Scriptwriter John Patrick Shanley once said, “If you put someone in a room with no script to direct, they’re just going to sit there. Writing scripts is the execution for a show. Then the director takes that and hires people. It’s like trying to build a house without any bricks. You need a great script.”
The importance of the script tends to be overlooked in films and theatre. No surprises there, considering that it’s the finished production that we watch.
A script is a vision, your staged show or film is the product. For the final product to be desirable, the script has to be pretty damned good. Scriptwriters therefore have a responsibility to ensure that they do the best they can by their scripts. For a new scriptwriter, you may think that once you’ve got a script in your mind, you’re all set to go. But the reality is that scriptwriting itself is a journey of discovery, not just for its future audience, but for you as its writer.
Let’s say you’ve written your first draft. What next? It’s likely that you’ll do multiple read-throughs, end up making countless revisions, cutting your script with a chef’s finesse and a surgeon’s precision. At every stage, you’ll be doing research with an academic’s zeal, ensuring that your storyworld is as flawless and as believable as you can make it.
In the process of writing and revising, you will inevitably find inconsistencies in your own story. it could force you to tighten the rules of your storyworld, making it more plausible. Your notes on your storyworld may never even see the light of day, but will serve to make your story more believable for your audiences. The Duffer brothers, writers of Stranger Things, for instance, actually had a 30-page document on the Upside Down containing material that they didn’t even end up using in the first season of the show, and which may never even be revealed in its entirety (Variety).
While re-reading your script and re-thinking events, you may get new ideas for complications that might make your script more exciting. The same can be said for research. Say you’re writing a script set in San Francisco in the 1920s. Discovering that the television was invented there in 1927 might suddenly open up the possibilities for your story. Although, a word of caution from Stephen King here: “If you do need to do research because parts of your story deal with things about which you know little or nothing, remember that word back. That’s where research belongs: as far in the background and the back story as you can get it. You may be entranced with what you’re learning about the flesh-eating bacteria, the sewer system of New York, or the I.Q. potential of collie pups, but your readers are probably going to care a lot more about your characters and your story.”
Your characters themselves can be a form of discovery. They are unique because they are distinct individuals with particular characteristics that make them, them. As you write them, they will have to change in some way. And in doing so, you learn more about them. Chances are that you will find yourself inhibiting the same storyworld as them (in your head, at least). Spending time with them can give you more insights into who they are and how they would behave in different situations. People you meet in real life may influence your characters and their development. Conversely, your characters can also influence how you see people in real life.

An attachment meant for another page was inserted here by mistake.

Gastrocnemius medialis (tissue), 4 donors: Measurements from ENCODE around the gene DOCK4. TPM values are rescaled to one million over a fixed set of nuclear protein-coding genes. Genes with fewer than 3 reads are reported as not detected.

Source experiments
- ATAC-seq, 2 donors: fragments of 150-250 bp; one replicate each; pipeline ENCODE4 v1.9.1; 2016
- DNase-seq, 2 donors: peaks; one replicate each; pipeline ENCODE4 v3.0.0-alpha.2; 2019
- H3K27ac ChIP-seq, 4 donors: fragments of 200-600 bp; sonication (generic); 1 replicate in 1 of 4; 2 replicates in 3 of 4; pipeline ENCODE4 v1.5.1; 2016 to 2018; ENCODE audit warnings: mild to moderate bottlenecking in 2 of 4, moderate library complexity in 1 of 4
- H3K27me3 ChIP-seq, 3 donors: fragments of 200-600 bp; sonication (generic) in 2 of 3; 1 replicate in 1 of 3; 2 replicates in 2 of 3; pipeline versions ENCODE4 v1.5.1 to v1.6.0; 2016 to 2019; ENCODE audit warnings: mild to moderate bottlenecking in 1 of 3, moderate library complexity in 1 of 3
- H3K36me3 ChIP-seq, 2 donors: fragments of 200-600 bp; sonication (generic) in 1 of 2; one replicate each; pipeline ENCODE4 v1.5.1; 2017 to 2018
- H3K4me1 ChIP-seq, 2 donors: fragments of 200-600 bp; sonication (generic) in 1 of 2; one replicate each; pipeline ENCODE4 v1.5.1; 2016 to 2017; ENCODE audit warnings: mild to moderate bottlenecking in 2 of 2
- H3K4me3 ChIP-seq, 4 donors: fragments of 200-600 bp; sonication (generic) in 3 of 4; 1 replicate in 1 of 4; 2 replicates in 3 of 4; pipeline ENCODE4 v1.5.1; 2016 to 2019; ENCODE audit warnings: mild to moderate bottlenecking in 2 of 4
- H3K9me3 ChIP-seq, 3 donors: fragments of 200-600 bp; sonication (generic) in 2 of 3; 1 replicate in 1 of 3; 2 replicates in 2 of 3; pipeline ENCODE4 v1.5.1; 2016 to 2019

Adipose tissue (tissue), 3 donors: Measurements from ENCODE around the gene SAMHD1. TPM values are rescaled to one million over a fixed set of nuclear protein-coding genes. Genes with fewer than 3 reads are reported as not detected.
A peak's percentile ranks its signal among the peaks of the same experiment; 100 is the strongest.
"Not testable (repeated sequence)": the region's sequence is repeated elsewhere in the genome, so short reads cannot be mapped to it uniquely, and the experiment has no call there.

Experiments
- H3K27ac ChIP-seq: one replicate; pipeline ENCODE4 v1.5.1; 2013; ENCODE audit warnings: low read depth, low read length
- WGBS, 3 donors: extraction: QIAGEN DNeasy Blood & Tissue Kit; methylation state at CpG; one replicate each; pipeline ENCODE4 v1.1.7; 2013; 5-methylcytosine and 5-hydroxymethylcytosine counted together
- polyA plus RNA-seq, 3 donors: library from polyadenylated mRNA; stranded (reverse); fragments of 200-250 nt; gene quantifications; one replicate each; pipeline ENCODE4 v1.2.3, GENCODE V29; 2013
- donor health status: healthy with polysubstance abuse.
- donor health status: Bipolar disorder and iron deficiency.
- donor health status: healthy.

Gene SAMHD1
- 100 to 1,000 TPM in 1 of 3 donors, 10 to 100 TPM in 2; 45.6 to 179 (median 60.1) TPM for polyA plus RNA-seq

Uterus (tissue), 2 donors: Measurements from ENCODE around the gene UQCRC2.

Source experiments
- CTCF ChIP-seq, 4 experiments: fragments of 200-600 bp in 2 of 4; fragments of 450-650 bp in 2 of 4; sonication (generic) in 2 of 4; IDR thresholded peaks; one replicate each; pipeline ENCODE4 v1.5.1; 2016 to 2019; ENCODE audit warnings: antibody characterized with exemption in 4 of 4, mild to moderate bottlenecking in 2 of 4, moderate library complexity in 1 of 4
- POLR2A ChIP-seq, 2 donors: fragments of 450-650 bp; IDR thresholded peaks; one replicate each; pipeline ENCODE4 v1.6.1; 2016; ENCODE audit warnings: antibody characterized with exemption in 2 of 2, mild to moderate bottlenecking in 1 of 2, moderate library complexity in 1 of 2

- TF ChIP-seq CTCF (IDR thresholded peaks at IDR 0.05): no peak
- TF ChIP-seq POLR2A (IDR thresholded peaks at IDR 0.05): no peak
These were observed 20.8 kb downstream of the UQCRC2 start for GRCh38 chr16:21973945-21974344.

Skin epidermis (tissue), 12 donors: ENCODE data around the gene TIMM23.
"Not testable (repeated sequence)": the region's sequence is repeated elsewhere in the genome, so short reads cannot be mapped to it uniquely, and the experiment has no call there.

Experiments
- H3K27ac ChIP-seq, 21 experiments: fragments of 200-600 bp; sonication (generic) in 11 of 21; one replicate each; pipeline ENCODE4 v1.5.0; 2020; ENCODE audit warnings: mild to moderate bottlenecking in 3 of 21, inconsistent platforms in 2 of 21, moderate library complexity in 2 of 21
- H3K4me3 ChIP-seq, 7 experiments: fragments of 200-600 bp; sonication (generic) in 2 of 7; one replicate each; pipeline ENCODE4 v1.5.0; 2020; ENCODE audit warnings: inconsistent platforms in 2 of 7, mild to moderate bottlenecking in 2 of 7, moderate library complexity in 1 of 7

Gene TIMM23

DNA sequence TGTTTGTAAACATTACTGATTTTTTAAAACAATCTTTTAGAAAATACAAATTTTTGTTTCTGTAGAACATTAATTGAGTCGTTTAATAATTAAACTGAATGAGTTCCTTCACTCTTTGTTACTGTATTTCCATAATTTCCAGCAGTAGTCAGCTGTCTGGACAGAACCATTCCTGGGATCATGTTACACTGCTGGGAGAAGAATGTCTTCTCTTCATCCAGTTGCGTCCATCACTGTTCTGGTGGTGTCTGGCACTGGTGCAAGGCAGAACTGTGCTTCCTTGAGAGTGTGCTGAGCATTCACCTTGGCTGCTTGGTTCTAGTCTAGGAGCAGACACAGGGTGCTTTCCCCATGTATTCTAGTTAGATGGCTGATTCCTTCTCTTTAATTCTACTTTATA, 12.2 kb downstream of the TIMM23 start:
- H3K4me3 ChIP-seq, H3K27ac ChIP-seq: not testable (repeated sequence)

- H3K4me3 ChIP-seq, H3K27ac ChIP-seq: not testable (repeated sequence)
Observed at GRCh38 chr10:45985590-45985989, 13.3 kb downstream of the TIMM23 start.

Knowing your characters can help your story progress. Complications keep your story going and your audience interested. Your character’s reactions to certain stresses can lead to interesting outcomes and perhaps even more complications that resolve themselves in unexpected ways.
What about your story itself? Do you know what it really is about? You may have a hilarious comedy. You may have the next tearjerker. But what is the core issue that drives that story, the soul of the story? A comedy about two drunk guys is not just a comedy about two drunk guys. It can also be a commentary on a society’s drinking culture. Yes, that does sound a tad too heavy for a comedy. But it’s important for writers to remember that scripts never exist in a vacuum. They are always affected by place and time, and will always thematically boil down to something more than what it seems like on the surface. Asking yourself what your story is really about, even if it is at the revision stage, can give you more clarity as a writer and let you craft a more compelling story.
Just like these, there are a myriad of things that your script can reveal to you as you write and revise it. You may also discover more about yourself. The kinds of topics you tend to write about, the way you write about certain things – all these can reveal to you aspects of your own character and thinking.
You may wonder why it is important to think of scriptwriting as a journey of discovery. The thing is, knowing that things will change along the way can be an encouraging thought in overcoming that hesitation to start writing, especially for first-timers. For those who have written scripts before, knowing about yourself can also inspire you to challenge yourself to get yourself out of your comfort zone. John August, in his film Go, challenged himself to experiment with overlapping narratives, while in Big Fish, he explored his own personal story to make the narrative tick (read his entire post on the lessons he learnt during his screenwriting career here).
Scriptwriting is a tedious process. It may take you days, or it may take you years. But if you feel the urge to write that script, then it is something you should do, even if it is just for the experience of having written it. After all, you’ll certainly got nothing to lose!